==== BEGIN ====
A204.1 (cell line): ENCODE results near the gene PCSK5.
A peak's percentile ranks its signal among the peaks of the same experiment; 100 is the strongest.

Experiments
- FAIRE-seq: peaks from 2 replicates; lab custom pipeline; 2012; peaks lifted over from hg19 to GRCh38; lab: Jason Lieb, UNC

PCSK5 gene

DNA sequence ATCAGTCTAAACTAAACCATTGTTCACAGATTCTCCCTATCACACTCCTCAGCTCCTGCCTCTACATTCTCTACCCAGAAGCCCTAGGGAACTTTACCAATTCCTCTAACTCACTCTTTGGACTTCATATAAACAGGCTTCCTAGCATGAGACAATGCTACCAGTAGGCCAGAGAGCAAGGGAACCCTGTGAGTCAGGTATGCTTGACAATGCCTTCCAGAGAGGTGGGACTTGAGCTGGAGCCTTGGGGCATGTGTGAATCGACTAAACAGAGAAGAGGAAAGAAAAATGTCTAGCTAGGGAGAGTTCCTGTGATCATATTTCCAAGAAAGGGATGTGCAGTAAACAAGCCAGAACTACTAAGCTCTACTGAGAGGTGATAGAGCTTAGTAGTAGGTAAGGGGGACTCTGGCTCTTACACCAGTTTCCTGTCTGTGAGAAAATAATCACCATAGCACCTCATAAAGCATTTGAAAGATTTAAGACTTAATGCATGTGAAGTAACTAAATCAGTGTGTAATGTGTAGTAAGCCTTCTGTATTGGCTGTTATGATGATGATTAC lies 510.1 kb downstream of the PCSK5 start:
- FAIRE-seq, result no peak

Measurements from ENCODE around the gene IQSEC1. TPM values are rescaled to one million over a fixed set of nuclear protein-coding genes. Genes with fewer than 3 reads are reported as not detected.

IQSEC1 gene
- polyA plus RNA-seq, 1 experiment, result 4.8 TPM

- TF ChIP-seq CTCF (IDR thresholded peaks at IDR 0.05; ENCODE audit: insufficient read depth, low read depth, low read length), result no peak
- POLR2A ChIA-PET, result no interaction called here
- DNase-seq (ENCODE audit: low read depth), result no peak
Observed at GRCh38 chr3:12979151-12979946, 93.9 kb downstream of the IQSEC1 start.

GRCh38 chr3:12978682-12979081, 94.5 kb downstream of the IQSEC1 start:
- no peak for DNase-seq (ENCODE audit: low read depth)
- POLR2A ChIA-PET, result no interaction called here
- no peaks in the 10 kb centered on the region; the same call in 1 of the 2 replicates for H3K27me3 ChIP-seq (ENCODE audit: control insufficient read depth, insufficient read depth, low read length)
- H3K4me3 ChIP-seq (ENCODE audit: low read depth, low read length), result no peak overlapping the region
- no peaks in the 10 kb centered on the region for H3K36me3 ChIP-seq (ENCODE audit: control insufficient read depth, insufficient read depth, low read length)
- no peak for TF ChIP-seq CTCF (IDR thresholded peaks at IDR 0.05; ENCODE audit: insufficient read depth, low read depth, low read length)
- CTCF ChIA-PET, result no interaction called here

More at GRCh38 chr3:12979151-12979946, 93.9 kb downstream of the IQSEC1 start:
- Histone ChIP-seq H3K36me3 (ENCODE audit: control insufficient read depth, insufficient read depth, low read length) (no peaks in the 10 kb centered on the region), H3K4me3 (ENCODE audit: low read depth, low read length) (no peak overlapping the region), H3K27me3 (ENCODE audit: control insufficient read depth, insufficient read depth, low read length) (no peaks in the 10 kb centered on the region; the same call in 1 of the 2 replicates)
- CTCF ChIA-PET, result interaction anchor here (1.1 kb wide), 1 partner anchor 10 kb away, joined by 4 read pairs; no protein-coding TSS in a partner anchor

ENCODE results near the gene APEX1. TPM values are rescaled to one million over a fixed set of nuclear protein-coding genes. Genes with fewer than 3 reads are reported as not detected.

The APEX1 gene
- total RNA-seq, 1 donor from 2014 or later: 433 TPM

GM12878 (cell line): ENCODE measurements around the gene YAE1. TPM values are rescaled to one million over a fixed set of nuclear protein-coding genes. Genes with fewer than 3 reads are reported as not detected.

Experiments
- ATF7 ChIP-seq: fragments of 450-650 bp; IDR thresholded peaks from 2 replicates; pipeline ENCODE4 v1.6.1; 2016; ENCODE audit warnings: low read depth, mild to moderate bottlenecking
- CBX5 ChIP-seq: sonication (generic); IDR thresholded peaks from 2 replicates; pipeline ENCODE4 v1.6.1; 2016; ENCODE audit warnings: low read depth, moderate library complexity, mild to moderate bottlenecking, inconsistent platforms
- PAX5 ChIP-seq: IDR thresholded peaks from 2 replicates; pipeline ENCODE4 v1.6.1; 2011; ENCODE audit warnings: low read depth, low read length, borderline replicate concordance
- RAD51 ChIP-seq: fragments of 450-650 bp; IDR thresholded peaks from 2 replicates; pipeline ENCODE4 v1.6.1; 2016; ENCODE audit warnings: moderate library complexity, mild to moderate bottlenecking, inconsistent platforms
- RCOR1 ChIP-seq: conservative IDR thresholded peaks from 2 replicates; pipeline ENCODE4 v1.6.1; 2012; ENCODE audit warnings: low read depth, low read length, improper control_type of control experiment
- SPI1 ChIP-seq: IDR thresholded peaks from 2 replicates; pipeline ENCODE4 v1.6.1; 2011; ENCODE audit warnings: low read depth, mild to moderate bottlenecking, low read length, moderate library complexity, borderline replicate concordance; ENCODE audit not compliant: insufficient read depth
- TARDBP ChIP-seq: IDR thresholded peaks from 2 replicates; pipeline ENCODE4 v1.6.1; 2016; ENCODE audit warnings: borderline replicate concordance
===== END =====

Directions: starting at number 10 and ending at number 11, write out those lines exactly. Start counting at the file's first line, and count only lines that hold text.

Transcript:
- polyA plus RNA-seq, 1 experiment, result 4.8 TPM

- TF ChIP-seq CTCF (IDR thresholded peaks at IDR 0.05; ENCODE audit: insufficient read depth, low read depth, low read length), result no peak